This morning at Grace, we heard two gospel readings: the one assigned for the day from the 13th chapter of Luke’s Gospel and, by a series of fortunate (for me, at least) events, another from John’s Gospel.
I heard the passage from John’s Gospel often in the church of my childhood: the story of the well-connected elder and teacher of the Jewish faith, Nicodemus, who made an after-sundown visit to Jesus, an upstart rabbi from Galilee.
It was good and bracing to hear a question Nicodemus asked Jesus when Jesus urged him to open himself to a new and more expansive vision of God’s kingdom by being “born again—this time from above.” Nicodemus responded: “How can anyone be born after having grown old? Can one enter a second time into the mother’s womb and be born?”
I’ve been asking Nicodemus’ question: “How can anyone be born after having grown old?”
I will turn 65 on Wednesday. I know that 65 isn’t “old’ in our culture anymore, though it’s still the Medicare Birthday. It’s just that I didn’t expect to live until my 65th birthday. I was diagnosed with Multiple Myeloma in early 2014, and, then, the median survival rate was five years. Advances in Myeloma research, good medical care, and the love and prayers of many family members and friends have sustained me. I’m so grateful.
At the same time, the cumulative impact of the treatments which keep the cancer in check is difficult. I don’t want or need to detail the losses I’ve sustained and the limits which have tightened around me. It’s enough to say that my physical strength and stamina are diminished, that I regularly feel unsteady and queasy, that the drugs I take sometimes leave my mind foggy, and that the steady pain I feel, some of it physical and some of it psychic-emotional, can be disheartening.
There are days when I feel old, even though I’m not quite sure what old is supposed to feel like.
I have a friend who is in his later 80s, and we’ve realized, across many soul-to-soul conversations, that he and I, more than twenty years apart in age, stand at about the same distance from our likely deaths. That’s another way to think about what it might mean to be old. We’re dealing with similar questions and facing similar mysteries.
Over the last few months, I’ve felt the Spirit coaxing me to be “born again again.”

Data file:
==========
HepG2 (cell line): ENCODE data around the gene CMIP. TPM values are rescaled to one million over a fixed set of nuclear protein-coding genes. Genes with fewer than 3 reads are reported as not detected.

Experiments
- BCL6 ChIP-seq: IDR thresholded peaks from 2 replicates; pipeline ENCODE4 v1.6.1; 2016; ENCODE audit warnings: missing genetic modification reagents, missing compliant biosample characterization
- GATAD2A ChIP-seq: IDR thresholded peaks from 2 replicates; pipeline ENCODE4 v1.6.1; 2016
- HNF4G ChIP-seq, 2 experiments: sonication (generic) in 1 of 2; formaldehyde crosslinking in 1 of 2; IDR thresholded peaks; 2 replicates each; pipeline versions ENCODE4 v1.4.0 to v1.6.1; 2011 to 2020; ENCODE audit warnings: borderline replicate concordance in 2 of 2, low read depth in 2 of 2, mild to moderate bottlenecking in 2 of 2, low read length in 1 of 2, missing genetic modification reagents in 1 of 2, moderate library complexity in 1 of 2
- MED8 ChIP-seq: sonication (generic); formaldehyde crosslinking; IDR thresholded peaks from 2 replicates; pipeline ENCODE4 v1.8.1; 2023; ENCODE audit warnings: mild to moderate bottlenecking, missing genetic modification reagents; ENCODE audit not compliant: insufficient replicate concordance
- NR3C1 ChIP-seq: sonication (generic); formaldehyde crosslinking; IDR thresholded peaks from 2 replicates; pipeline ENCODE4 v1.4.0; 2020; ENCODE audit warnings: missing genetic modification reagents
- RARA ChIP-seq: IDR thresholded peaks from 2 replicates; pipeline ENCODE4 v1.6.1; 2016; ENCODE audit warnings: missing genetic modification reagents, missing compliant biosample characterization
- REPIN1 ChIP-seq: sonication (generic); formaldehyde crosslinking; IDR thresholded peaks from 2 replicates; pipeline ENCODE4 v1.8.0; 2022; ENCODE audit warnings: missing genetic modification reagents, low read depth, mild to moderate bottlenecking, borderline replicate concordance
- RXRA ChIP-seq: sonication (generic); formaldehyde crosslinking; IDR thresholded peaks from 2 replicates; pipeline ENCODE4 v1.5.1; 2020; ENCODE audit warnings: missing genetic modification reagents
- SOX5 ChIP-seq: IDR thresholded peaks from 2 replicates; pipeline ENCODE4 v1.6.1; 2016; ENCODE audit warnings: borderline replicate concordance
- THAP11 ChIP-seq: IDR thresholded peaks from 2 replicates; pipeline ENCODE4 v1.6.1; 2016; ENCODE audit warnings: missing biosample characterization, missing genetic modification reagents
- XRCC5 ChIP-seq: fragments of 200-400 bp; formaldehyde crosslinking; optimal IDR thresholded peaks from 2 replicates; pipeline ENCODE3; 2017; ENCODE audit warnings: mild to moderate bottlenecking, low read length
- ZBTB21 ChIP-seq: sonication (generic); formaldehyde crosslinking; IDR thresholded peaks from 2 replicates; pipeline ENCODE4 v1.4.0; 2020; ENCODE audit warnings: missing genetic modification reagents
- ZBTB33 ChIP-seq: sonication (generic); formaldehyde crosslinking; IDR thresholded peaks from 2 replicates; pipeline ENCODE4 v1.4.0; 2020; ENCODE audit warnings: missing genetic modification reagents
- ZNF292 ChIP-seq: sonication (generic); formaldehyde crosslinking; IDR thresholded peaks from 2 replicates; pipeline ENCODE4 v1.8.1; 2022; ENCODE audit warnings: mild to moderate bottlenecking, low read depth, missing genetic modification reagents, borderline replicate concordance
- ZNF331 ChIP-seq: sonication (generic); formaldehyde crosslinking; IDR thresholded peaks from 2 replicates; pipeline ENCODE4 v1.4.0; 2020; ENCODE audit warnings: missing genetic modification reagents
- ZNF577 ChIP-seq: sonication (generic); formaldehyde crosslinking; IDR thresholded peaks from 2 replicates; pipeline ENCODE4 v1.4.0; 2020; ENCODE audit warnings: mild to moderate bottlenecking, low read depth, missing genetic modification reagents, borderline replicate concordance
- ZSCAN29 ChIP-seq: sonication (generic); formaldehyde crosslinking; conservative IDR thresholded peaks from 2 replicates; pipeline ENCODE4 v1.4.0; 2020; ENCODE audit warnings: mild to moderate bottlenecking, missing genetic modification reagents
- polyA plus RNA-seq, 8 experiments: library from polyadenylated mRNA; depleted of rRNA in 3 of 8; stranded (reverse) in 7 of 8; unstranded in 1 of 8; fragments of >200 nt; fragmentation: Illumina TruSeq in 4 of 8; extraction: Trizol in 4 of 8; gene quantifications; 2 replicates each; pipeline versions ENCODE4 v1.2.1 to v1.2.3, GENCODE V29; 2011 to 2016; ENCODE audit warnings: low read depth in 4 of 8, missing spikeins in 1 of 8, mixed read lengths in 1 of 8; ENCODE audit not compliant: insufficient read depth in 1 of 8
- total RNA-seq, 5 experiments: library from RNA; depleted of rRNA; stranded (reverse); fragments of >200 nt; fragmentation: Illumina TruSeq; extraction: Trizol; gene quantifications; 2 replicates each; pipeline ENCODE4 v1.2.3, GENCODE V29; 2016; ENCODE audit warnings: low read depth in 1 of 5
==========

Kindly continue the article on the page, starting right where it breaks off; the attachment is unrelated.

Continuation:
Across these eight cancer years, I’ve resisted and resented the limits with which I have to live now. The resistance and resentment use up energy I need for other things. I’ve been stubbornly slow to recognize that the limits are, in fact, gifts. To honor them gratefully is to be more compassionate toward myself and to become wiser in decisions about the scope of my work. I need to be born again again into a humble, grateful, and playful life within my limits.
Slowly and subtly, I’ve also become less hopeful. I’m sure that the interlocking crises we’ve all experienced over the last few years haven’t helped. I’m also aware, though, that I’ve allowed the uncertainties that my health challenges bring to make me more anxious and, therefore, less attentive than I want to be to the shimmering signs of grace and lovely lyrics of mercy all around me.
I need to be born again again with new eyes and ears for the surprises and delights of God’s presence and with a heart to feel anew the hope and joy of self-forgetfulness—of remembering that God is God, that God is love, that this is God’s world, that we are God’s children, and that nothing separates us from God’s love.
How can anyone be born again again after having grown old?
Jesus said that it’s possible because new life is the sheer gift of the uncontainable and untamable Spirit: “What is born of the flesh is flesh, and what is born of the Spirit is spirit. . . The wind blows where it chooses, and you hear the sound of it, but you do not know where it comes from or where it goes. So it is with everyone who is born of the Spirit.”
So it is. So may it be.